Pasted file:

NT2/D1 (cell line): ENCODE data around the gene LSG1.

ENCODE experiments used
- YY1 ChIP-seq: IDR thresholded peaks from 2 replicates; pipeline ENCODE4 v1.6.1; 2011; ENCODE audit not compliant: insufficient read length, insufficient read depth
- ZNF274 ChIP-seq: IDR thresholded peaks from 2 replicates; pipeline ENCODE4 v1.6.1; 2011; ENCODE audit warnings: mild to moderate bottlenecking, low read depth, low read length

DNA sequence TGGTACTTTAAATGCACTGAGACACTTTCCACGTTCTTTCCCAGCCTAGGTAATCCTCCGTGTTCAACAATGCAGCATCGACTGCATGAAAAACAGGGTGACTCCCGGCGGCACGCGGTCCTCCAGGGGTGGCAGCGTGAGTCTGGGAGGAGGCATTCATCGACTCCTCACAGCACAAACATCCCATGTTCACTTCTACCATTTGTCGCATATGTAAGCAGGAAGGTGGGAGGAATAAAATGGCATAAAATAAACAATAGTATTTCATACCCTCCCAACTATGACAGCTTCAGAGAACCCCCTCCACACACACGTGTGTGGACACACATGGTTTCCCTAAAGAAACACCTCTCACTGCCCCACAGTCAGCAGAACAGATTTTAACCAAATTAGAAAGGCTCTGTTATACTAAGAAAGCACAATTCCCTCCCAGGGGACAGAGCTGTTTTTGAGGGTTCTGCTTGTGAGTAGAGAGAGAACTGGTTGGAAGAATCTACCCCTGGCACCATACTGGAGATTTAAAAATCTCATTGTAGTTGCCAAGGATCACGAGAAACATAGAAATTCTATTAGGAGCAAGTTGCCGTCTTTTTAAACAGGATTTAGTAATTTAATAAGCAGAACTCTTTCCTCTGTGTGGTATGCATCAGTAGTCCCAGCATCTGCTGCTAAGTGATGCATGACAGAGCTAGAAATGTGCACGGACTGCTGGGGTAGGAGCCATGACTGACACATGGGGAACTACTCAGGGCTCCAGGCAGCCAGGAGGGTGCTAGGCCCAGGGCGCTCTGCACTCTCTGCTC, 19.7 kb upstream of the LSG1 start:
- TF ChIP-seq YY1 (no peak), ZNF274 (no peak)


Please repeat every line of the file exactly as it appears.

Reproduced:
NT2/D1 (cell line): ENCODE data around the gene LSG1.

ENCODE experiments used
- YY1 ChIP-seq: IDR thresholded peaks from 2 replicates; pipeline ENCODE4 v1.6.1; 2011; ENCODE audit not compliant: insufficient read length, insufficient read depth
- ZNF274 ChIP-seq: IDR thresholded peaks from 2 replicates; pipeline ENCODE4 v1.6.1; 2011; ENCODE audit warnings: mild to moderate bottlenecking, low read depth, low read length

DNA sequence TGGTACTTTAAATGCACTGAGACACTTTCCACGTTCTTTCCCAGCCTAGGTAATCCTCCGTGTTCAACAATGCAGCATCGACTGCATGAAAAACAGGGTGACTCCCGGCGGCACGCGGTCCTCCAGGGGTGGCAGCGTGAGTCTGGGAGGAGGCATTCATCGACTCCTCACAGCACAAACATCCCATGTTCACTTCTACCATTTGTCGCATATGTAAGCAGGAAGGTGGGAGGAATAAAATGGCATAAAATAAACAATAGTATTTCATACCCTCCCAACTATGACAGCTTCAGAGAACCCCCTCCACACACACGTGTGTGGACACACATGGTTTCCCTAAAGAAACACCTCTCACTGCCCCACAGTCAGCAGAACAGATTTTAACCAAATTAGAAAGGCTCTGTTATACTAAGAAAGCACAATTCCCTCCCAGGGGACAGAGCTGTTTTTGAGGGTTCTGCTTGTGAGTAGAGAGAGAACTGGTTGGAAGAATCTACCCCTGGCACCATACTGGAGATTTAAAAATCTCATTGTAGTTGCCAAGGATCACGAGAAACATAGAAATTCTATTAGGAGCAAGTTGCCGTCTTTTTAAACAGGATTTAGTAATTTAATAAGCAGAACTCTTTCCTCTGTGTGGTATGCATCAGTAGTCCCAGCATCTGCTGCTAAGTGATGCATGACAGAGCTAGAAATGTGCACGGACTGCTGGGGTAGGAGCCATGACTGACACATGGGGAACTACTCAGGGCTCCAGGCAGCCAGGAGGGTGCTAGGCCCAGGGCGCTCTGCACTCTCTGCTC, 19.7 kb upstream of the LSG1 start:
- TF ChIP-seq YY1 (no peak), ZNF274 (no peak)